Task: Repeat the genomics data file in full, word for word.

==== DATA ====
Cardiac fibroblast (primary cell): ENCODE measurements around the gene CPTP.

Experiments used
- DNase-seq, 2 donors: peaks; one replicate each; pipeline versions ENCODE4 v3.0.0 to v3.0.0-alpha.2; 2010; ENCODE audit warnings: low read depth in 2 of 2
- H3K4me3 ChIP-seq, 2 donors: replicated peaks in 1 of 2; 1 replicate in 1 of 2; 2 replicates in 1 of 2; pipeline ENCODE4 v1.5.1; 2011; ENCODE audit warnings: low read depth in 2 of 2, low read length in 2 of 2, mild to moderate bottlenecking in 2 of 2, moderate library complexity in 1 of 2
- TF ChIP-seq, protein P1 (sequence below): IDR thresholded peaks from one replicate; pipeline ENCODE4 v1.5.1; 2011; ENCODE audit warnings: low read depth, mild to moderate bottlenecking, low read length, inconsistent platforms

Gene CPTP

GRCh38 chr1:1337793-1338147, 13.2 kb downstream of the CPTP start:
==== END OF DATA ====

Cardiac fibroblast (primary cell): ENCODE measurements around the gene CPTP.

Experiments used
- DNase-seq, 2 donors: peaks; one replicate each; pipeline versions ENCODE4 v3.0.0 to v3.0.0-alpha.2; 2010; ENCODE audit warnings: low read depth in 2 of 2
- H3K4me3 ChIP-seq, 2 donors: replicated peaks in 1 of 2; 1 replicate in 1 of 2; 2 replicates in 1 of 2; pipeline ENCODE4 v1.5.1; 2011; ENCODE audit warnings: low read depth in 2 of 2, low read length in 2 of 2, mild to moderate bottlenecking in 2 of 2, moderate library complexity in 1 of 2
- TF ChIP-seq, protein P1 (sequence below): IDR thresholded peaks from one replicate; pipeline ENCODE4 v1.5.1; 2011; ENCODE audit warnings: low read depth, mild to moderate bottlenecking, low read length, inconsistent platforms

Gene CPTP

GRCh38 chr1:1337793-1338147, 13.2 kb downstream of the CPTP start: